Aim: Studies based on pharmacy medication records have shown suboptimal adherence and persistence of osteoporosis treatment with oral bone sparing drugs (OBSD). Little is known about adherence and persistence of OBSD treatment in primary care. We assessed adherence and persistence of OBSD use of patients in general practices and identified associated factors.
Methods: Using electronic medical records, adherence and persistence of newly prescribed treatment with OBSD in patients from 16 general practices was retrospectively assessed. The Medication Possession Ratio (MPR) was calculated as a proxy for adherence (MPR > 75%), persistence rates were estimated using survival analysis. Determinants of adherence and persistence using logistic regression and Cox regression analysis were assessed.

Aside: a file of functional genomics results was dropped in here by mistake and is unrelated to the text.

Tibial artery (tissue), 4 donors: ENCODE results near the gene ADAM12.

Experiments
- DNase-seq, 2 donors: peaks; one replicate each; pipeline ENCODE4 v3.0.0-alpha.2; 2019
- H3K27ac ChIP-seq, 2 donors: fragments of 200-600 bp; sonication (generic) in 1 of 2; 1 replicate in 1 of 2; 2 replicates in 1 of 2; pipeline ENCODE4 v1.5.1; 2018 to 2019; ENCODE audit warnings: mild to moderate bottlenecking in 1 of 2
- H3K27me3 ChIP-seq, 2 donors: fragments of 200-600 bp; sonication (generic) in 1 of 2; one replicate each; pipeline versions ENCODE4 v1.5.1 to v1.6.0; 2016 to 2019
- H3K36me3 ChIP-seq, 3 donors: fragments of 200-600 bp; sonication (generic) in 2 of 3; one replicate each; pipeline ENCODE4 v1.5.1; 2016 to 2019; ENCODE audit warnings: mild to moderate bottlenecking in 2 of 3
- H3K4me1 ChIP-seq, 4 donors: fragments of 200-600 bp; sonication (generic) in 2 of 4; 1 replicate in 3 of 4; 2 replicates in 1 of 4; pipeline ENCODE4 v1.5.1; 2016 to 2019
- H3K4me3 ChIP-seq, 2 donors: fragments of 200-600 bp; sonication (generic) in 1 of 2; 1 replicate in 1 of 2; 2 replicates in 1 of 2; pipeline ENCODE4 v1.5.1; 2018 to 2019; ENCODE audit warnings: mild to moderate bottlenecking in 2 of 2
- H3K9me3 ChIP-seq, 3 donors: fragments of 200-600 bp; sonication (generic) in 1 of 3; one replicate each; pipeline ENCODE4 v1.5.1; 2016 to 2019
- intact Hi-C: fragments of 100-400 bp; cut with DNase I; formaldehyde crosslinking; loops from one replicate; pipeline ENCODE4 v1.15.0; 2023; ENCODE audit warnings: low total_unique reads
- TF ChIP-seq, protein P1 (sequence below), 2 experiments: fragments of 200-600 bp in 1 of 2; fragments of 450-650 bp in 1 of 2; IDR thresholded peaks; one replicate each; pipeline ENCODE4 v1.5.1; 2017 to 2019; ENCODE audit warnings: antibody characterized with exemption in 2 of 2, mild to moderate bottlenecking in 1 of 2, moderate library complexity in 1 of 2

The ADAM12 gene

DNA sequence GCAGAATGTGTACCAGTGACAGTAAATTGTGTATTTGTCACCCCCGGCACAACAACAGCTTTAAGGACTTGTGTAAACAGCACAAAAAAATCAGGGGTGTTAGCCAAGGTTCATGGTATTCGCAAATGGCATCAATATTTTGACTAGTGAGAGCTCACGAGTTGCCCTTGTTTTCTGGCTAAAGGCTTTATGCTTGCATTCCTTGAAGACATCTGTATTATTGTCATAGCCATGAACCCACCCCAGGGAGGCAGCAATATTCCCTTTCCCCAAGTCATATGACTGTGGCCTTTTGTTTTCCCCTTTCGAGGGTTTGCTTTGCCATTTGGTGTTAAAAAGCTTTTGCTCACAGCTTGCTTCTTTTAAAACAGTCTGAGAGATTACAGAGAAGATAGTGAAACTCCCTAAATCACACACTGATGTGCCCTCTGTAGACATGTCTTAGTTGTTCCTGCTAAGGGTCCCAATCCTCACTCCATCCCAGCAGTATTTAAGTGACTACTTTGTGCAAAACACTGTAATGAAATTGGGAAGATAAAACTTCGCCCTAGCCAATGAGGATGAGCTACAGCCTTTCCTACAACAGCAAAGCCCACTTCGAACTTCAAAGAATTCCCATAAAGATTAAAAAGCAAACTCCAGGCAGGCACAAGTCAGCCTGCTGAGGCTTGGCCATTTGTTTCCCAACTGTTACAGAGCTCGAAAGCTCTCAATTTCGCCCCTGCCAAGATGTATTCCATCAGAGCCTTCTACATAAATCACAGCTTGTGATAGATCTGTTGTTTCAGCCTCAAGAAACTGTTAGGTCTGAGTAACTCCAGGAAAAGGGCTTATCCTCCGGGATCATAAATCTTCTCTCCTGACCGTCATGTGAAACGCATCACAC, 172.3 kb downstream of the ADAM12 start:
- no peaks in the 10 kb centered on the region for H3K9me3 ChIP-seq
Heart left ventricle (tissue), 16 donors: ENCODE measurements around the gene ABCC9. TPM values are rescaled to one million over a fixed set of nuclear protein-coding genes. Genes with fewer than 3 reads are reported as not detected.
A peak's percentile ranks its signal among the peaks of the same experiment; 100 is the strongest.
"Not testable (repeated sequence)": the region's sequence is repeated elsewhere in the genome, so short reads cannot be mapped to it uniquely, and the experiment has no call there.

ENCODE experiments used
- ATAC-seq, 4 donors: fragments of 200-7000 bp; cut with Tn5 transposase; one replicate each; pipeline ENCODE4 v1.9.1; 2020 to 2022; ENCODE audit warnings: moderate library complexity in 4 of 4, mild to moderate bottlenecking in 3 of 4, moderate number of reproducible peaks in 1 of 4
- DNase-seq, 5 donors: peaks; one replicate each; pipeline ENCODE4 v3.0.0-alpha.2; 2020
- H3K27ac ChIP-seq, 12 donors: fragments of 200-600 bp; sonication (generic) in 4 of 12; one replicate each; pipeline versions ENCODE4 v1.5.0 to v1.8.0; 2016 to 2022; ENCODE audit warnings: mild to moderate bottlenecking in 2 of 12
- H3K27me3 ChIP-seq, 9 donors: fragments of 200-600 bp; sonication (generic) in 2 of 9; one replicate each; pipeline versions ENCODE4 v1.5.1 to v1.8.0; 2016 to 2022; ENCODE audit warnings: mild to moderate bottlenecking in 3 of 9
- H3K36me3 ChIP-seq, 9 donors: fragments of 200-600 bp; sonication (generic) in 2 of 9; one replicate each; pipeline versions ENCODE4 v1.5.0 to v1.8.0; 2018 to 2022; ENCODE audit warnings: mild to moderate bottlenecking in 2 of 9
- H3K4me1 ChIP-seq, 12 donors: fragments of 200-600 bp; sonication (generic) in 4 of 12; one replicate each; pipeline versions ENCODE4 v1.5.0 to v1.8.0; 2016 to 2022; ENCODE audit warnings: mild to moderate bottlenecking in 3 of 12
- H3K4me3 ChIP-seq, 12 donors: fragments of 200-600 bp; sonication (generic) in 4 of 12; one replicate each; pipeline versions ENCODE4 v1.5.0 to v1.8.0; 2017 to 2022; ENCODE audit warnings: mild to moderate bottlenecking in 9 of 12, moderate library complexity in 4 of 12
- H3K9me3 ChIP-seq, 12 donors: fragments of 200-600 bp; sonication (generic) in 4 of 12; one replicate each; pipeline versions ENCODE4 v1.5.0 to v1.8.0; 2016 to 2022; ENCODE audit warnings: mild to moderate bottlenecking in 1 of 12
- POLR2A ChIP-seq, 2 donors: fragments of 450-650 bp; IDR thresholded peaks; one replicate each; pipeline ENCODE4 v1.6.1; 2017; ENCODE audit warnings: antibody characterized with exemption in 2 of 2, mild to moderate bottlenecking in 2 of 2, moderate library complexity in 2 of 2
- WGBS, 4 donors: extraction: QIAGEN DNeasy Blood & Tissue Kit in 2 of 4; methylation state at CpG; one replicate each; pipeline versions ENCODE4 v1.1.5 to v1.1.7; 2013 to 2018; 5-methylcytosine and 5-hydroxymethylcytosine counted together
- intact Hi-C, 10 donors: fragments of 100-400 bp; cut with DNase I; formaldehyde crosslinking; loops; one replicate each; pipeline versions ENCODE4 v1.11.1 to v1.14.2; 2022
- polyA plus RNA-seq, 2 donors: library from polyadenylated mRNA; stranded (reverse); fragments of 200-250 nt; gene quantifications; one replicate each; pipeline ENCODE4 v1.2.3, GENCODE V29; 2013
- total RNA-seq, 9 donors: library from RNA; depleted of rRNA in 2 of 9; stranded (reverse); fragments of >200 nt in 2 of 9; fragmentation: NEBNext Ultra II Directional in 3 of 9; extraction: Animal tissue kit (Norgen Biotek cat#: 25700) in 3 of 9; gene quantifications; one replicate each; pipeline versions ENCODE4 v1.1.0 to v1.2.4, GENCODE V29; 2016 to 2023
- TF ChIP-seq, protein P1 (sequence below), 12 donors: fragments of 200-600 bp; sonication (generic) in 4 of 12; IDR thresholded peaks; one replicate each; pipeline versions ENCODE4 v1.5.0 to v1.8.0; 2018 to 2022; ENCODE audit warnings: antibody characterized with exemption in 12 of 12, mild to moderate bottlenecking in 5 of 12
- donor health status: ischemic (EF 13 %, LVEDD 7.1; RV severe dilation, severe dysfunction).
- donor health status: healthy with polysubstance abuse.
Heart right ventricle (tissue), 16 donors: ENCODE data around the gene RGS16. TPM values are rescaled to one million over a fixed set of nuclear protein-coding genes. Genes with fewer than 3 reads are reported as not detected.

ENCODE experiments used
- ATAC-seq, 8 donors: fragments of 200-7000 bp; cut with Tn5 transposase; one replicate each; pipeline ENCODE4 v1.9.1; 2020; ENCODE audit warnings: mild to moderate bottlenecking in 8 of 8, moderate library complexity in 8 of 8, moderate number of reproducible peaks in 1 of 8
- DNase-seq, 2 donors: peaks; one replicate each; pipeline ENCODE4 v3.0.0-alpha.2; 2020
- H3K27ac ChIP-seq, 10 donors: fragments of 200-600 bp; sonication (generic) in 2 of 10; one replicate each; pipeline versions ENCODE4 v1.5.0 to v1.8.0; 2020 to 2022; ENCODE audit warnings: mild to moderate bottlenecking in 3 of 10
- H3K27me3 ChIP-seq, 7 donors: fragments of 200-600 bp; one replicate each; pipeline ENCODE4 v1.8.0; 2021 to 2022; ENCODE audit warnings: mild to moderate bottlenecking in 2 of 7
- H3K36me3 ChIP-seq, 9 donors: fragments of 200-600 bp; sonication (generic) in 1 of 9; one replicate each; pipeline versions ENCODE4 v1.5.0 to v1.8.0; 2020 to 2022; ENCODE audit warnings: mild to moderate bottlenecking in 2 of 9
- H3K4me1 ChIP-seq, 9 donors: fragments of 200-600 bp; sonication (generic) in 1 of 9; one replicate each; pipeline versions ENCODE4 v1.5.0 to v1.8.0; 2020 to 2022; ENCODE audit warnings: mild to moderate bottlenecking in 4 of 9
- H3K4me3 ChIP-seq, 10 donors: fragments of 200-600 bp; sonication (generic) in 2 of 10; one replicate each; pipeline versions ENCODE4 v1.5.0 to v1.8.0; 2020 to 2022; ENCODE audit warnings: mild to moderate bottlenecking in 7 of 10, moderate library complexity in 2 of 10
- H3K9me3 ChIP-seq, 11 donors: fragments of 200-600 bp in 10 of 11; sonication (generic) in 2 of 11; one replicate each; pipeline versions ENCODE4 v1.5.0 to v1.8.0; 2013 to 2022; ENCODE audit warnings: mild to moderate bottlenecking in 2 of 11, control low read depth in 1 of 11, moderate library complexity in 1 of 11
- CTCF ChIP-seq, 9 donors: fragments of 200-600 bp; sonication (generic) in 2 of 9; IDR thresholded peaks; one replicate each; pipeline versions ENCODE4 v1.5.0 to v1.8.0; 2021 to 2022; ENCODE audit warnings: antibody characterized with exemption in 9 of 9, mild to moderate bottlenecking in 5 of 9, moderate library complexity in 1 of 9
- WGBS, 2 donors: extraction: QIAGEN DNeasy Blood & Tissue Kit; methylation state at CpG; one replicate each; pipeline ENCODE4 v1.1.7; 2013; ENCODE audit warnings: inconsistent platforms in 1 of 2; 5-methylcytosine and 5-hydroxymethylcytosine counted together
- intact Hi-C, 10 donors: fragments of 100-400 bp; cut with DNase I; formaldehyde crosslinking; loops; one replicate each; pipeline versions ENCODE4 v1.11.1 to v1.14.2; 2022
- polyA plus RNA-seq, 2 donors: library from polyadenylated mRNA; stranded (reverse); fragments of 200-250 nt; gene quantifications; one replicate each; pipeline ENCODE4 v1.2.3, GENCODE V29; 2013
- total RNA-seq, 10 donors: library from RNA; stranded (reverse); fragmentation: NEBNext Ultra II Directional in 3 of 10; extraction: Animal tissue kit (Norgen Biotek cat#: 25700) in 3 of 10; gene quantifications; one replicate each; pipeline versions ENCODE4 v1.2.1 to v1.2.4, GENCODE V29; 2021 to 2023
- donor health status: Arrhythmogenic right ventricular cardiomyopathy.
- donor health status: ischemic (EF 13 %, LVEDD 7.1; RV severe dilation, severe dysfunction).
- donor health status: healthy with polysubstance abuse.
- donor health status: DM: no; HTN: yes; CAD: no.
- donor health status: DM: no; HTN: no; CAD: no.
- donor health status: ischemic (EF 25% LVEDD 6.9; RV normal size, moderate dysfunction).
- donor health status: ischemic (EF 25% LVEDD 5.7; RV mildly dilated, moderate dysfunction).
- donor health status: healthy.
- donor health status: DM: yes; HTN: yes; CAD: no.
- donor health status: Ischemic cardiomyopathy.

Results: OBSD treatment was initiated in 957 patients. Seventy-five percent and 45% of the patients persisted OBSD treatment for one and five years, respectively. Being adherent in the first year decreased the risk of long-term non-persistence [hazard ratio (HR) 0.41; 95% confidence interval (CI) 0.3-0.57; P < 0.001]. Patients receiving the majority of their prescriptions by a specialist tended to be more non-persistent (HR 1.37; 96%; CI 0.96-1.94; P = 0.08). Adherence was 62.5% in the first year and 60.8% in the overall treatment period. Non-adherence was associated with the specialist being the main prescriber [odds ratio (OR) 3.76; 95% CI 2.43-5.82; P < 0.001] and younger age (<65 years, OR 1.44; 95% CI 1.01-2.08; P = 0.04).
Conclusion: Older age of the patients and the GP prescribing the majority of medication were associated with better adherence and persistence. Good adherence in the first prescription year was associated with better persistence.